Tax Analysts Blog
Swiss Bankers Are Smiling
Posted on Jul 1, 2009
These days we hear a lot of talk about tax havens. If the headlines are to be believed there is a global crackdown on offshore tax evasion. That's good news, if it's true. I pay all my taxes, so it's only natural I'm peeved that others avoid paying their fair share by stashing money away in a foreign bank account and then lying about it on their U.S. tax return. What worries me, though, is that this crackdown might be more spin than substance. I hope I'm wrong.
Switzerland's private banking sector has become the poster child for offshore tax evasion. You have to admit it's a reputation that's well deserved. Congressional hearings into the matter have revealed crazy tales about Swiss bankers smuggling diamonds through international airports in tubes of toothpaste on behalf of wealthy clients seeking to dodge taxes. Shocking stuff, really.
The biggest Swiss bank is UBS, which has been embroiled in complicated legal battles with Uncle Sam. In February UBS admitted it helped U.S. taxpayers illegally shelter money in secret bank accounts and paid $780 million to settle criminal charges against it. Sounds like a lot of money, but the consensus was that UBS got off easy. The punishment could have been much worse.
That wasn't the end of the story. The IRS is going after the account holders and a federal court in Miami hit UBS with a summons ordering it to fork over the names of about 52,000 Americans with undisclosed offshore accounts. UBS claims it can't comply with the summons without violating Swiss bank secrecy. The bank is in a legal bind: damned it if complies with the summons, but also damned it doesn't. The court's decision is still pending; the trial is scheduled to begin July 13.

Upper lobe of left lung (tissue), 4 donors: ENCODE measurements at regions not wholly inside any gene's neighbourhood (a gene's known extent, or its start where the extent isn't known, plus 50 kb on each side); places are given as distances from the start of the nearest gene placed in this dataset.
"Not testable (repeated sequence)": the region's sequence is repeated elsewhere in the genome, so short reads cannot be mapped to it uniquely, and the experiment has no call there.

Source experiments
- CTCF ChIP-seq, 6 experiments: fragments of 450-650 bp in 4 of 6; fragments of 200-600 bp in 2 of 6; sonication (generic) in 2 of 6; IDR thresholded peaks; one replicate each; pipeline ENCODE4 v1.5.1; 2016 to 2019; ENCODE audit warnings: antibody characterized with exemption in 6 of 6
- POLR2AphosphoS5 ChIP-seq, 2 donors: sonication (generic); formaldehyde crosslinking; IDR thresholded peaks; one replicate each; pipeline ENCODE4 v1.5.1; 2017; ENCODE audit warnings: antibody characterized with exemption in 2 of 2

Meanwhile the UBS affair has risen beyond mere tax collecters and tax attorneys. Diplomats have been shuttling across Washington in hope of avoiding a broader rift between the two countries. We've seen media reports that UBS is prepared to pay up to $5 billion to make the whole matter go away once and for all.
You'd think this unwelcome attention would have an adverse effect on the Swiss banking sector as a whole. Not necessarily. No less an authority than the Wall Street Journal is suggesting Swiss banks have a rosy future.
The WSJ's 'Heard on the Street' column (June 30, 2009) is reporting that Swiss banks other than UBS (such as Credit Suisse, Julius Baer, and Sarasin) are attractive investment options for stock market investors seeking undervalued assets. Their depressed share prices are described as a lucrative "opportunity." The theory goes that UBS's woes will translate into boom times for rival Swiss banks.
Evidence supports the theory. While UBS has suffered significant capital flight as nervous account holders withdraw funds -- more than $75 billion over the last six months -- those other banks are reporting a sudden increase in new deposits despite the global recession. It seems former UBS clients are keeping their wealth safely hidden in Switzerland -- they're just moving it down the street to another bank. Sadly, that means there remains a thriving industry of private bankers dedicated to helping Americans cheat on their taxes.
Call me skeptical, but it's difficult to believe the global crackdown on tax havens is legit so long as Swiss bank secrecy is intact.